Ainslie claims third gold and targets 2012 glory
An historic third consecutive gold medal for Ben Ainslie and a double for the golden girls Sarah Ayton and Sarah Webb, with new crew Pippa Wilson, had flags flying and hardy supporters cheering on the shore of a wet and windy Yellow Sea yesterday.
Ainslie was majestic as he destroyed the opposition to lead the 10 Finn singlehanders through the finish line. After having the gold in his grasp before what would have been the clinching race on Saturday was aborted, he was in his element as the wind blew at its strongest in the regatta so far. He needed only loose control of his nearest challenger, Zach Railey of the United States, and led at every mark.
In Germany, home of his girlfriend Annette Fiedler, Ainslie has been dubbed the James Bond of world sailing. Among the judges and umpires who run the game around the world he is known simply as "the governor". In the boat park he is simply the best dinghy sailor in the world.
Yesterday Ben, like a star Brazilian footballer instantly recognised everywhere by the single name, consolidated his status as a living legend when he became Britain's greatest-ever Olympic sailor, eclipsing the two golds and a silver of Rodney Pattisson from 1968 to 1976.
Ainslie had come close to a fourth gold at his first try when, at 19 in 1996 in the Laser dinghy, he first made people sit up but was suckered into silver by a mistake that gave the Brazilian Robert Scheidt the gold. He had his revenge four years later, in Sydney, when he blocked and bullied Scheidt out of all gold medal hope in their final race. The watching band of media grizzlies have never forgotten it. This was a champion at his most destructive.
Since then he has matured and matured. He is as much in tune with his boat, the wind and the waves as any musician with an instrument or mathematician with numbers.
Endless hours have been spent by rivals analysing his technique. What they cannot analyse is his natural feel for what to do next. By the time they realise there is a decision to be made, Ben has already made it.
At that Sydney regatta he saw an old friend and rival, Iain Percy, similarly bemuse his rivals in the heavier Finn singlehanded dinghy and take gold. When Percy moved on to the Star two-man keelboat Ainslie stepped up with authority.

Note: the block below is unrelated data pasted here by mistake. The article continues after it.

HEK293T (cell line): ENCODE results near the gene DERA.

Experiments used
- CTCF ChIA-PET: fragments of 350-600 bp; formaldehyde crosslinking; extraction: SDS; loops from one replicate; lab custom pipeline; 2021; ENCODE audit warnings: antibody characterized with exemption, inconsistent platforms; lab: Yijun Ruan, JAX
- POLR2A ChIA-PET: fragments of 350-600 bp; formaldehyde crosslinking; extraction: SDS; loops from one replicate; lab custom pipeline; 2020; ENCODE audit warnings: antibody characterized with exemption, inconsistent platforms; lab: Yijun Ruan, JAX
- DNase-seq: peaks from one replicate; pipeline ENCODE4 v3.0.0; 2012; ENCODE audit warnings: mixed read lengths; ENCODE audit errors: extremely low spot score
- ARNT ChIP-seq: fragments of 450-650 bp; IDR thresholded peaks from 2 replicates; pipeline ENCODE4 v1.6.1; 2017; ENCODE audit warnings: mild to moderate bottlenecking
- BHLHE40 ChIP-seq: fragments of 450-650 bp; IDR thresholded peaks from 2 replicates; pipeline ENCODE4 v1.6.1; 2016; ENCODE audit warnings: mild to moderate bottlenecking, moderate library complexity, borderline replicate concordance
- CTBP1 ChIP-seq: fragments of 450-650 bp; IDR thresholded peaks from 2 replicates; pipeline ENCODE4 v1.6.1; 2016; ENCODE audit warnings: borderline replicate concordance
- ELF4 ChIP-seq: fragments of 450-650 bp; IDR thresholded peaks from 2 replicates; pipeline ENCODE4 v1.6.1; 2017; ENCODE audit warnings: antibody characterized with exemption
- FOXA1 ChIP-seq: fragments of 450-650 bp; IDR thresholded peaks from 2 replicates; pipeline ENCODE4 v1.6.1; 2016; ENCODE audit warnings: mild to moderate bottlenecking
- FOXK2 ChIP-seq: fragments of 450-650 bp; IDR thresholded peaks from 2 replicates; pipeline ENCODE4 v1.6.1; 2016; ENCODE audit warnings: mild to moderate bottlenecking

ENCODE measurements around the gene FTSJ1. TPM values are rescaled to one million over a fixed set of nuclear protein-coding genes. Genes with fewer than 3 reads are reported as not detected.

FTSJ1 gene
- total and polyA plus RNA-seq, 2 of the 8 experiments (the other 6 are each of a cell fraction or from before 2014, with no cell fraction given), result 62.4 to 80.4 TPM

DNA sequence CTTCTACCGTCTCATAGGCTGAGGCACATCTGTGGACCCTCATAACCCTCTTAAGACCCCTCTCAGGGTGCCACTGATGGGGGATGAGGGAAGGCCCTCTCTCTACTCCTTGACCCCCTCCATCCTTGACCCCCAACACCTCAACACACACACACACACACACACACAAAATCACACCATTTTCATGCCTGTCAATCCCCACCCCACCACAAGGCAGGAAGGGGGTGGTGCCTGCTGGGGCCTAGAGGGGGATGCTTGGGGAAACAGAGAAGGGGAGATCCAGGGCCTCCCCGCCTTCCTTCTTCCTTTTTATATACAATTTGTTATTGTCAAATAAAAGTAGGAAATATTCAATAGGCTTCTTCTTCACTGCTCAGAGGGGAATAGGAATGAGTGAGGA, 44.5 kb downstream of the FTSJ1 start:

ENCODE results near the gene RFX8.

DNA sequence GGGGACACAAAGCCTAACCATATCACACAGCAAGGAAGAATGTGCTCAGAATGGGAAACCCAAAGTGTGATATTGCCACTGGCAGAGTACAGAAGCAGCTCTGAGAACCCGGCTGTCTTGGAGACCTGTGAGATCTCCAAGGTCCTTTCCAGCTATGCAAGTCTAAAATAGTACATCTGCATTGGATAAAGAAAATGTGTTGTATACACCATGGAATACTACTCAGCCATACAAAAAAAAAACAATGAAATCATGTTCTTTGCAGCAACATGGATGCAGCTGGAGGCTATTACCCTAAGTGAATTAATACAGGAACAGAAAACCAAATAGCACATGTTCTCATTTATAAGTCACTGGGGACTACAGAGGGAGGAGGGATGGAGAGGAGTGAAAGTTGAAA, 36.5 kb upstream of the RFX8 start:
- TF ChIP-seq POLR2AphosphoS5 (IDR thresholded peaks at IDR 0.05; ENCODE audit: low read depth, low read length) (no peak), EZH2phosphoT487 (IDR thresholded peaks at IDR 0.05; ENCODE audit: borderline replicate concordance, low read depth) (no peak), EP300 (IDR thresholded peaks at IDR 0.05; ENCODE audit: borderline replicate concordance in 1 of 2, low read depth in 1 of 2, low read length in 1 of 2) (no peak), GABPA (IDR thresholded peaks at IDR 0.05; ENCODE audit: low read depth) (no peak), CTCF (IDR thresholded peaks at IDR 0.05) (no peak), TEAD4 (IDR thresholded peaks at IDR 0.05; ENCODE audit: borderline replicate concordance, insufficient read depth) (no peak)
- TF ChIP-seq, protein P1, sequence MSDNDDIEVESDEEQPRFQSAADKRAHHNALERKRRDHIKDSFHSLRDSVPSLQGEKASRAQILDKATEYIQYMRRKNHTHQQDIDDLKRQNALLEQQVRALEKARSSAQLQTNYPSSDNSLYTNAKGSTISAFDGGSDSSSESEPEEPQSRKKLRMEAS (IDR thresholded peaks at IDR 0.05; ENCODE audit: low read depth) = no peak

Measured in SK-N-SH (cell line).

Now Ainslie, who is also skipper of a British challenge for the America's Cup, can also look forward to a fifth Olympic campaign. This one will be made more special because it will be contested in Britain on waters he knows well, off Weymouth as part of London 2012. "It would be amazing to be racing in home waters in 2012," he said. "It would be a dream come true." He already has both an MBE and an OBE. What next? Must he wait until another victory at home before he hears "Arise, Sir Ben"?
Ayton, Webb and Wilson – the "three blondes in a boat" – pulverised the only team that could beat them, the Dutch trio of Mandy Mulder, Annemeike Bes and Merel Witteveen.
"We can't describe what we have been through these last four years and two for Pippa," Ayton said. "Winning a second Olympic gold medal is absolutely awesome and we're all overwhelmed, to be honest." After being helped from their boat by British team members, the first to come and congratulate them were the Dutch silver medallists.
Barely had the Sarahs won their first gold with Shirley Robertson in 2004 than they decided to put their own campaign together. That led to Robertson retaliating with a new crew. But the immensely talented Ayton swept her old skipper aside. Relations remain strained, but, with the addition of Wilson, they have gone on to do the same to the rest of the world.
Yesterday the British team had complete composure after their race, scheduled for 24 hours earlier, had been delayed by light winds. Their coach, Paul Brotherton, helped pick the right sail combination, and they established control of the Dutch on the first leg.
Today sees the medal shoot-out for the 470 dinghies, already sewn up by Australia's Nathan Wilmot and Malcolm Page, but Britain's Nick Rogers are in a shout against the Dutch and the French for a medal. Christina Bassadone and Saskia Clark are in the top 10.
Paul Goodison is back at the top of the Lasers with his medal race due tomorrow. His woman counterpart, Penny Clark, is eighth.
Ayton's fiancé, Nick Dempsey, slipped to fourth after a poor 17th yesterday in the windsurfing, but the top four are tight and he can still equal his Athens bronze in Wednesday's medal race. Britain's woman windsurfer, Bryony Shaw, is sixth.